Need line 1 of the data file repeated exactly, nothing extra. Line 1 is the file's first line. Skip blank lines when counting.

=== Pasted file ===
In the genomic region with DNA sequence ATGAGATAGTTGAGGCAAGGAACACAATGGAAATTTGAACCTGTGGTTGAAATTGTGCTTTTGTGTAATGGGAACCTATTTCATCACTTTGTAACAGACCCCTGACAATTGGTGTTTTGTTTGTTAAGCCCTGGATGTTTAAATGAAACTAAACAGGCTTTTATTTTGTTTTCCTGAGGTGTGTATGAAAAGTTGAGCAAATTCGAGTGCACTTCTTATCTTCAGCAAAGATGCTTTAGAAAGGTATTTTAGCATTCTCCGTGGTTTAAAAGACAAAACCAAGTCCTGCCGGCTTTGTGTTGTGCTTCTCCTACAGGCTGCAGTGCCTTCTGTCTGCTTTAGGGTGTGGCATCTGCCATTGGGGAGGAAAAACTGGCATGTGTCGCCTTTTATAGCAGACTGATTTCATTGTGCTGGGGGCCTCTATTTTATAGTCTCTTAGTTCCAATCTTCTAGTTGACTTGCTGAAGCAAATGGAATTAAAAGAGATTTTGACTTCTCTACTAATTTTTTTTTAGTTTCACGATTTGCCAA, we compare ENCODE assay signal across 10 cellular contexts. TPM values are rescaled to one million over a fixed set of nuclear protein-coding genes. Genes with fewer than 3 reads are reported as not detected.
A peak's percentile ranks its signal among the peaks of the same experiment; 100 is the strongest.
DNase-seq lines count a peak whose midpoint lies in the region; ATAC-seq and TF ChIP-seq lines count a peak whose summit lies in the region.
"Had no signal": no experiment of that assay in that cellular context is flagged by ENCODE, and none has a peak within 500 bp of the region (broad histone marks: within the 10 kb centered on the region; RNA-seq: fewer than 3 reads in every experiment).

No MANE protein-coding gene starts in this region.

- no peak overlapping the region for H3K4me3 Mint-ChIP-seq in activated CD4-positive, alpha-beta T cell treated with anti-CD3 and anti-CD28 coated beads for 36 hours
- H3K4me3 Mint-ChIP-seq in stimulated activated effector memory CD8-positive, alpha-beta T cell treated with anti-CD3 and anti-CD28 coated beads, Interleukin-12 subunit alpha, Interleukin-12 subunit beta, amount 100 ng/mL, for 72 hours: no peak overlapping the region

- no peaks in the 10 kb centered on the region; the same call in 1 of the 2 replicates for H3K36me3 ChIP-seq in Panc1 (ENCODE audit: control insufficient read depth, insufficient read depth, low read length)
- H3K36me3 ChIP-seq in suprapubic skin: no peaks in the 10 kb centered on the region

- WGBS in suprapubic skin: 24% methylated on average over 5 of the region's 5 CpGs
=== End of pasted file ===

In the genomic region with DNA sequence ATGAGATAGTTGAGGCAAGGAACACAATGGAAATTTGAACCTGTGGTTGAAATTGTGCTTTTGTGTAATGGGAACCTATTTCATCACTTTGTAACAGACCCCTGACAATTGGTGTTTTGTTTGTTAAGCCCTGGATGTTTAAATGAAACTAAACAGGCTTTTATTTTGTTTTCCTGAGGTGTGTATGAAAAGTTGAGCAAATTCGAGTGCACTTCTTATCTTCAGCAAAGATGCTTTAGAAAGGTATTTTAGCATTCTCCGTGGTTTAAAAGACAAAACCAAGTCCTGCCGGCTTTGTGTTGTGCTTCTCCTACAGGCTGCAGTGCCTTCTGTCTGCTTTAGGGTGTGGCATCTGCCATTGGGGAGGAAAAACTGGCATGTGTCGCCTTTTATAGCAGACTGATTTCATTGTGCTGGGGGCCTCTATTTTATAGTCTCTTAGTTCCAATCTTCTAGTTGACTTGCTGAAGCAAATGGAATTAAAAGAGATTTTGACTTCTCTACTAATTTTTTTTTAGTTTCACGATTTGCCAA, we compare ENCODE assay signal across 10 cellular contexts. TPM values are rescaled to one million over a fixed set of nuclear protein-coding genes. Genes with fewer than 3 reads are reported as not detected.